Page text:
Also, too bad Dick Winters didn’t get a kickass looking ship named after him instead of that plane Jane finger chopping cargo ship.


I was wondering if this type of incident is common in the bulk carrier sector.


It’s believed, based upon information he published, the victim has a lengthy 40±year career with the company identified in the USCG Investigation Activity Report. He cites experience with chartering and MIS. I haven’t been able to confirm if he had any experience as a seafarer.

Not that the following makes him any more qualified or unqualified to be aboard a vessel, it is an interesting bit of information. He and the CEO of the company chartering the MV MAJ RICHARD WINTERS (the WINTERS) in 2019 and beyond are identified as officers and Board Members of Intrepid Sea Holdings, Inc. According to Equasis, Intrepid has been the registered owner of the US-flagged WINTERS since March 2019. The WINTERS had reflagging work completed in Texas sometime between September and the date she sailed thru Sabine Pass on or about October 17, 2019 on her way, eventually, to the port where this truly horrible and unfortunate accident took place less than a month later.

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Like I said. Office folks belong in the office.

Even if the guy had any experience at sea, it was probably 20 years ago. I worked with guys who were sailing Chief Mate and Master, go in the office for a year, and then try to tell me how to clean tanks (incorrectly). Once they go in there they just get brainwashed…

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Better than an office full of bean counters with no seagoing experience.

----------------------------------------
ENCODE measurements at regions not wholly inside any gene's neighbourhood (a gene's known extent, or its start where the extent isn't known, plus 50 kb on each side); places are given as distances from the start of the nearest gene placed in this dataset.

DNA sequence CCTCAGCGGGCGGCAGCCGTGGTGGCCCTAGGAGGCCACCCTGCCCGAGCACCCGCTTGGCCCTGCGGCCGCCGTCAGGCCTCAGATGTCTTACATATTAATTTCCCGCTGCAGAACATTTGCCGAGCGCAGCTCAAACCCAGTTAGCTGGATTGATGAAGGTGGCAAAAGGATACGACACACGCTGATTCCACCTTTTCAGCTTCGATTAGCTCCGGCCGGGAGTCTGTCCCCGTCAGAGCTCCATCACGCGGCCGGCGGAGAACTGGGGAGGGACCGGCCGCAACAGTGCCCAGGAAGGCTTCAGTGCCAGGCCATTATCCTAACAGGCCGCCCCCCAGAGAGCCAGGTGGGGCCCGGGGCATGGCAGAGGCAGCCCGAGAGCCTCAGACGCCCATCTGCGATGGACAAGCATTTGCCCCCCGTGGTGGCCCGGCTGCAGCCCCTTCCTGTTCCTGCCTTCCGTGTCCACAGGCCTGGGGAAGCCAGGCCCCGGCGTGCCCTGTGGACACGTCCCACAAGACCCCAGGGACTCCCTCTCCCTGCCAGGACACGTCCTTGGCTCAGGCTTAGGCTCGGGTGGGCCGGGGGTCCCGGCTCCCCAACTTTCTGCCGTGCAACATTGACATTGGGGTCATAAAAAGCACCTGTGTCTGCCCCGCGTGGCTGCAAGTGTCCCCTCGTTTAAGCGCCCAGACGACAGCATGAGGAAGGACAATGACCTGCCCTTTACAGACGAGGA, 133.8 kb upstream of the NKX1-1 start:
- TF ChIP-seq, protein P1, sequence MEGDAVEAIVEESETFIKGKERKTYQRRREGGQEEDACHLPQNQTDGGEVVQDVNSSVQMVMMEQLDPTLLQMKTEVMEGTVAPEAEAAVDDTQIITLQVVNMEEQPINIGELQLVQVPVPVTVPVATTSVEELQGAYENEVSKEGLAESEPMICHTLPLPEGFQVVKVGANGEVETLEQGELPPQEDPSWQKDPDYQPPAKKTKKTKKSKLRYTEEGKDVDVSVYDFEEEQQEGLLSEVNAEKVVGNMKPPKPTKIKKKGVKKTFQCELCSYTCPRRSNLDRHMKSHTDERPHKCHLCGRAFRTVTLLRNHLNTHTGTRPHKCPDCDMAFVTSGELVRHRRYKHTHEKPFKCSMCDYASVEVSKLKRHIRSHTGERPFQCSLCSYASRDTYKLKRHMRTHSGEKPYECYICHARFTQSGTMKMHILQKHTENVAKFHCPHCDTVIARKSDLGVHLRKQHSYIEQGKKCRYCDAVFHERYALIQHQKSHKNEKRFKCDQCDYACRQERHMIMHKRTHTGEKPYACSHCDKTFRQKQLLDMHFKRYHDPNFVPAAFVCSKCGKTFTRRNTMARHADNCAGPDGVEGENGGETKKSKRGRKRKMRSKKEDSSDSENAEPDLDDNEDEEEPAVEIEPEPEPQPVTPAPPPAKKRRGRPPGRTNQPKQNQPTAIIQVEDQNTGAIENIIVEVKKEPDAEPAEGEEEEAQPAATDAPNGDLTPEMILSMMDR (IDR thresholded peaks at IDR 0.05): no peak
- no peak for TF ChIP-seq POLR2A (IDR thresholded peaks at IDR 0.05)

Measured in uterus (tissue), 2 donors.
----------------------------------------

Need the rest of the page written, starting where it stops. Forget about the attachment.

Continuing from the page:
Having done the office myself, I would agree that Mariners tend to lose seagoing perspective and skills in the office and become more like beancounters and lawyers. Similarly, once you’ve been out of the office for awhile you lose the office perspective.

I like having good managers come aboard and sail so that they can see the operation for themselves. If a picture is worth a thousand words, being there is worth millions.

I hate having bad managers come onboard. When you are trying to make the best of their junk equipment and halfass operation, all the problems are perceived as your fault b

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This less shore vs ship side and more crew vs not crew.

If a deckie goes to the E/R, to do some task (safety equipment inspection for example) it’s good practice to go the control room first to check in. Same is true on deck, if an engineer comes out to work on deck equipment it’s good practice to get with the mate or bos’n to get oriented before tearing into some equipment.

In this case the manager likely came down on deck from the captain office or wherever and decided to involve himself with operations as a person acting independent of the crew.



“In this case the manager likely came down on deck from the captain office or wherever and decided to involve himself with operations as a person acting independent of the crew.”

Maybe acting like an anxious new ship owner?

Then that begs the question that someone else asked. Aside from the walkway markings etc, was this person given a safety briefing when aboard? Likely not, but it’s worth the ask. He should have had the keep-your-appendages-in-the-ride lecture regardless of how long he had a desk at the office.